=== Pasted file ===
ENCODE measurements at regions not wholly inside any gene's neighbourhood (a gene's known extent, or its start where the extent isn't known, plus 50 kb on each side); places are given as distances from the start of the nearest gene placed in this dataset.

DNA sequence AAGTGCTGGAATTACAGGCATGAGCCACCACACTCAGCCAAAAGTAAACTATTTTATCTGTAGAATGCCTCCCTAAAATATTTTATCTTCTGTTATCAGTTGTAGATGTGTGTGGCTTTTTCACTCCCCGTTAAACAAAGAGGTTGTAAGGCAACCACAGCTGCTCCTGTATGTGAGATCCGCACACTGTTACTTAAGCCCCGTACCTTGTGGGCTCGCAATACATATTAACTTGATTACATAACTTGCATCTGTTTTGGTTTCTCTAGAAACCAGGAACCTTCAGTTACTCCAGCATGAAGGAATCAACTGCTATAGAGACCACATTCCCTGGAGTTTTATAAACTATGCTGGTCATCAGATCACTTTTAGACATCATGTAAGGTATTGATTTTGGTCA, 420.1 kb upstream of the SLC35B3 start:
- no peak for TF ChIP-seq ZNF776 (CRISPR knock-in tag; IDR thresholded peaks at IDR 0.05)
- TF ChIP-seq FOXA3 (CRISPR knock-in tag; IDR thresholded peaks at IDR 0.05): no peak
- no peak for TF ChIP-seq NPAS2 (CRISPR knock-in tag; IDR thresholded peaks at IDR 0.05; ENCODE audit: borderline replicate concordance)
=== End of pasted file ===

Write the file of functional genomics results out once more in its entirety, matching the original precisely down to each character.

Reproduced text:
ENCODE measurements at regions not wholly inside any gene's neighbourhood (a gene's known extent, or its start where the extent isn't known, plus 50 kb on each side); places are given as distances from the start of the nearest gene placed in this dataset.

DNA sequence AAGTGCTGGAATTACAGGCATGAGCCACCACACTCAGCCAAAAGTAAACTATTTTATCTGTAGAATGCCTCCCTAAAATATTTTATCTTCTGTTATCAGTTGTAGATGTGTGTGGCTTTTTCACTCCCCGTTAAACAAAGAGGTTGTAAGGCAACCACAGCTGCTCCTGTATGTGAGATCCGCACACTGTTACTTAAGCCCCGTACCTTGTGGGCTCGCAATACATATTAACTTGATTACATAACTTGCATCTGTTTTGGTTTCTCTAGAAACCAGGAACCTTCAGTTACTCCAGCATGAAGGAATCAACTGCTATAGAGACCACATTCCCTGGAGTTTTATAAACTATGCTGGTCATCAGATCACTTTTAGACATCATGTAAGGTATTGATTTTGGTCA, 420.1 kb upstream of the SLC35B3 start:
- no peak for TF ChIP-seq ZNF776 (CRISPR knock-in tag; IDR thresholded peaks at IDR 0.05)
- TF ChIP-seq FOXA3 (CRISPR knock-in tag; IDR thresholded peaks at IDR 0.05): no peak
- no peak for TF ChIP-seq NPAS2 (CRISPR knock-in tag; IDR thresholded peaks at IDR 0.05; ENCODE audit: borderline replicate concordance)